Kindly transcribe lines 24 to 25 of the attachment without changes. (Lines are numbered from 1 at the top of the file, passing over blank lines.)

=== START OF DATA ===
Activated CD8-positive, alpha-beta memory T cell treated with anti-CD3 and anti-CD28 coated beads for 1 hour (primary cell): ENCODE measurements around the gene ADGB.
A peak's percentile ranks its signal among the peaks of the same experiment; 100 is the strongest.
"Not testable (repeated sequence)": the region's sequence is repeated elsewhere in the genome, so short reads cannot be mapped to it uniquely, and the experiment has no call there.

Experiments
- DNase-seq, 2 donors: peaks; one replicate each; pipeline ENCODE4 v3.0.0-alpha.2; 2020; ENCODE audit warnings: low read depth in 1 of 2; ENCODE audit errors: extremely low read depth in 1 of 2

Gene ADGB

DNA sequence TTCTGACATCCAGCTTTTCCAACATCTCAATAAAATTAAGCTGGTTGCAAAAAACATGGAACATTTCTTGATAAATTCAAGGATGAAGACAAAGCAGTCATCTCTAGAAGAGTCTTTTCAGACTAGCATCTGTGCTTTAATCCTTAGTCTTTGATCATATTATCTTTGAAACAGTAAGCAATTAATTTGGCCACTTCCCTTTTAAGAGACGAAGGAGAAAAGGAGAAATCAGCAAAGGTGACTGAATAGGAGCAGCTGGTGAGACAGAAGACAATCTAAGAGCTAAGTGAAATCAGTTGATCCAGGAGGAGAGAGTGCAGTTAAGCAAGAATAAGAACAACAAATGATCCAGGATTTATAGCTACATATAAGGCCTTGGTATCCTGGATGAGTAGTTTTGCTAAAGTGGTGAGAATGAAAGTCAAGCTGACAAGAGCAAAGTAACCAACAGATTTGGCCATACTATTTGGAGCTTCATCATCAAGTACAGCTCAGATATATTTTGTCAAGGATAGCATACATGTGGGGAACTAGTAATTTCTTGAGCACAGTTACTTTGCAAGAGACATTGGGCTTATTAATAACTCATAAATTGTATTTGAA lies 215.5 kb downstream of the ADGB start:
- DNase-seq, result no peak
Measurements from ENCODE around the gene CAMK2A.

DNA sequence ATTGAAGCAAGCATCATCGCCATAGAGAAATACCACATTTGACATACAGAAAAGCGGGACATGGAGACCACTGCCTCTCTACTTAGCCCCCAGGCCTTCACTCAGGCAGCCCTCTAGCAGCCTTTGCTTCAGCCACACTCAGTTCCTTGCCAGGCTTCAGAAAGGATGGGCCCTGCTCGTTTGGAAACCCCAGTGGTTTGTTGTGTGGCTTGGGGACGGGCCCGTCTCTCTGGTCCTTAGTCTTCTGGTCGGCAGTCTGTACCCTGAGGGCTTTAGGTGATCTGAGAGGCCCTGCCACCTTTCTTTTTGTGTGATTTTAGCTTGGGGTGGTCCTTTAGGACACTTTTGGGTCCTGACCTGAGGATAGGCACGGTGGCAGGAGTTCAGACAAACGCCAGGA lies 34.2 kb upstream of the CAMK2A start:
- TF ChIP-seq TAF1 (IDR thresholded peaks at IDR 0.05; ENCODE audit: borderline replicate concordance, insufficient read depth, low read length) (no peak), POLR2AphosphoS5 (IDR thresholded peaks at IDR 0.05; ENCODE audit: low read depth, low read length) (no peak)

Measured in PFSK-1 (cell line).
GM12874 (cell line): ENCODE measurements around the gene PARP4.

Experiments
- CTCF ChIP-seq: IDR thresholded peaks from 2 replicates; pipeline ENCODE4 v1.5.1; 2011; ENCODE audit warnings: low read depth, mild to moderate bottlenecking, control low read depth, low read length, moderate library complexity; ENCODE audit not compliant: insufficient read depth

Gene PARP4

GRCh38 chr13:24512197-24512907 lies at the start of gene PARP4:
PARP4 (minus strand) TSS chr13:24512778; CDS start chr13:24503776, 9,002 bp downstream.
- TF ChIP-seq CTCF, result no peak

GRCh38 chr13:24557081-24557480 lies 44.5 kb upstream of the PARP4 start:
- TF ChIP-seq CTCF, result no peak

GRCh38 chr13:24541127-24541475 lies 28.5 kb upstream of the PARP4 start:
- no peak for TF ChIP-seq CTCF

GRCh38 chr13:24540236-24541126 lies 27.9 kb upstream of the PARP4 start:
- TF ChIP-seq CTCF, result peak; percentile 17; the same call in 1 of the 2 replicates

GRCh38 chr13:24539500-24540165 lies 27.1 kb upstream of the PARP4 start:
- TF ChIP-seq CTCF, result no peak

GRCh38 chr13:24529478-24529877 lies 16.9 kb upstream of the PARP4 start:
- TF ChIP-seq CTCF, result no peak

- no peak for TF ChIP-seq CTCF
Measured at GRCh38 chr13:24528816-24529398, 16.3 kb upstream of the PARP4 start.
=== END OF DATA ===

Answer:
GRCh38 chr13:24540236-24541126 lies 27.9 kb upstream of the PARP4 start:
- TF ChIP-seq CTCF, result peak; percentile 17; the same call in 1 of the 2 replicates